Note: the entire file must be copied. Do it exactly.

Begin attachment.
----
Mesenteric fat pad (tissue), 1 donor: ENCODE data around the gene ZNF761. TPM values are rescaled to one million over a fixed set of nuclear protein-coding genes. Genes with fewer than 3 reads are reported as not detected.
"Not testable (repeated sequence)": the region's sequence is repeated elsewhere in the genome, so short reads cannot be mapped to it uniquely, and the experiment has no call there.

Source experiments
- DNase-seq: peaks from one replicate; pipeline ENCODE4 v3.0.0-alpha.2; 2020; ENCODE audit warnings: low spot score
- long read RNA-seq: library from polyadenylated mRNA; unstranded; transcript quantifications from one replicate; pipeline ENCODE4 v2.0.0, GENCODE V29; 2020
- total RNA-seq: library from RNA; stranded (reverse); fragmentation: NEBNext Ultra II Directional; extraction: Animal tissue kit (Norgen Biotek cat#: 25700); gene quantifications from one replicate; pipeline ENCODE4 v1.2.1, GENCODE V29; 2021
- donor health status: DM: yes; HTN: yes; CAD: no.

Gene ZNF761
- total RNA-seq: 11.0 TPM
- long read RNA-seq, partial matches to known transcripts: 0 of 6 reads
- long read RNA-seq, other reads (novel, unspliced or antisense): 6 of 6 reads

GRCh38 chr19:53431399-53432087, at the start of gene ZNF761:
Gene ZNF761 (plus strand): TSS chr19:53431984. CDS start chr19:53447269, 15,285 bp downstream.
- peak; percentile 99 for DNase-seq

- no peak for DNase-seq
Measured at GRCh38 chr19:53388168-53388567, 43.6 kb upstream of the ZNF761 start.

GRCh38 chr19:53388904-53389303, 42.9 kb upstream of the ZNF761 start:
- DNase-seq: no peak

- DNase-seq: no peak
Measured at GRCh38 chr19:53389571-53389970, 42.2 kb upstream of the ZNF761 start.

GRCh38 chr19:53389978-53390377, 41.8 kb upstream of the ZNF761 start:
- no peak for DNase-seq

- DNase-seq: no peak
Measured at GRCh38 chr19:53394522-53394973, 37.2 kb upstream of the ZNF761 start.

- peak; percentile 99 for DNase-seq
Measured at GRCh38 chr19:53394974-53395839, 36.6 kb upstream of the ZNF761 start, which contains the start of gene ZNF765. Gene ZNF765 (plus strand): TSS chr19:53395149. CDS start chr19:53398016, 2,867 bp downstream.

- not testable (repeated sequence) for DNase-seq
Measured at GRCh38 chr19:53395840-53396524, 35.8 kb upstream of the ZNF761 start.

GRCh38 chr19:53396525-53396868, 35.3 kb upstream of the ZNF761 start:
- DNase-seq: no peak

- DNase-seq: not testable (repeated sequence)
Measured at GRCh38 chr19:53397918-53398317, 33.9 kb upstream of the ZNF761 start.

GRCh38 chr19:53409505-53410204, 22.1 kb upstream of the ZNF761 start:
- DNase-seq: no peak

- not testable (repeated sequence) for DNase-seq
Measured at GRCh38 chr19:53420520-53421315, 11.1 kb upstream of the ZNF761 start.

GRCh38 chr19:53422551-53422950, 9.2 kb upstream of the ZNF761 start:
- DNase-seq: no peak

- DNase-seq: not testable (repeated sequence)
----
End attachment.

Mesenteric fat pad (tissue), 1 donor: ENCODE data around the gene ZNF761. TPM values are rescaled to one million over a fixed set of nuclear protein-coding genes. Genes with fewer than 3 reads are reported as not detected.
"Not testable (repeated sequence)": the region's sequence is repeated elsewhere in the genome, so short reads cannot be mapped to it uniquely, and the experiment has no call there.

Source experiments
- DNase-seq: peaks from one replicate; pipeline ENCODE4 v3.0.0-alpha.2; 2020; ENCODE audit warnings: low spot score
- long read RNA-seq: library from polyadenylated mRNA; unstranded; transcript quantifications from one replicate; pipeline ENCODE4 v2.0.0, GENCODE V29; 2020
- total RNA-seq: library from RNA; stranded (reverse); fragmentation: NEBNext Ultra II Directional; extraction: Animal tissue kit (Norgen Biotek cat#: 25700); gene quantifications from one replicate; pipeline ENCODE4 v1.2.1, GENCODE V29; 2021
- donor health status: DM: yes; HTN: yes; CAD: no.

Gene ZNF761
- total RNA-seq: 11.0 TPM
- long read RNA-seq, partial matches to known transcripts: 0 of 6 reads
- long read RNA-seq, other reads (novel, unspliced or antisense): 6 of 6 reads

GRCh38 chr19:53431399-53432087, at the start of gene ZNF761:
Gene ZNF761 (plus strand): TSS chr19:53431984. CDS start chr19:53447269, 15,285 bp downstream.
- peak; percentile 99 for DNase-seq

- no peak for DNase-seq
Measured at GRCh38 chr19:53388168-53388567, 43.6 kb upstream of the ZNF761 start.

GRCh38 chr19:53388904-53389303, 42.9 kb upstream of the ZNF761 start:
- DNase-seq: no peak

- DNase-seq: no peak
Measured at GRCh38 chr19:53389571-53389970, 42.2 kb upstream of the ZNF761 start.

GRCh38 chr19:53389978-53390377, 41.8 kb upstream of the ZNF761 start:
- no peak for DNase-seq

- DNase-seq: no peak
Measured at GRCh38 chr19:53394522-53394973, 37.2 kb upstream of the ZNF761 start.

- peak; percentile 99 for DNase-seq
Measured at GRCh38 chr19:53394974-53395839, 36.6 kb upstream of the ZNF761 start, which contains the start of gene ZNF765. Gene ZNF765 (plus strand): TSS chr19:53395149. CDS start chr19:53398016, 2,867 bp downstream.

- not testable (repeated sequence) for DNase-seq
Measured at GRCh38 chr19:53395840-53396524, 35.8 kb upstream of the ZNF761 start.

GRCh38 chr19:53396525-53396868, 35.3 kb upstream of the ZNF761 start:
- DNase-seq: no peak

- DNase-seq: not testable (repeated sequence)
Measured at GRCh38 chr19:53397918-53398317, 33.9 kb upstream of the ZNF761 start.

GRCh38 chr19:53409505-53410204, 22.1 kb upstream of the ZNF761 start:
- DNase-seq: no peak

- not testable (repeated sequence) for DNase-seq
Measured at GRCh38 chr19:53420520-53421315, 11.1 kb upstream of the ZNF761 start.

GRCh38 chr19:53422551-53422950, 9.2 kb upstream of the ZNF761 start:
- DNase-seq: no peak

- DNase-seq: not testable (repeated sequence)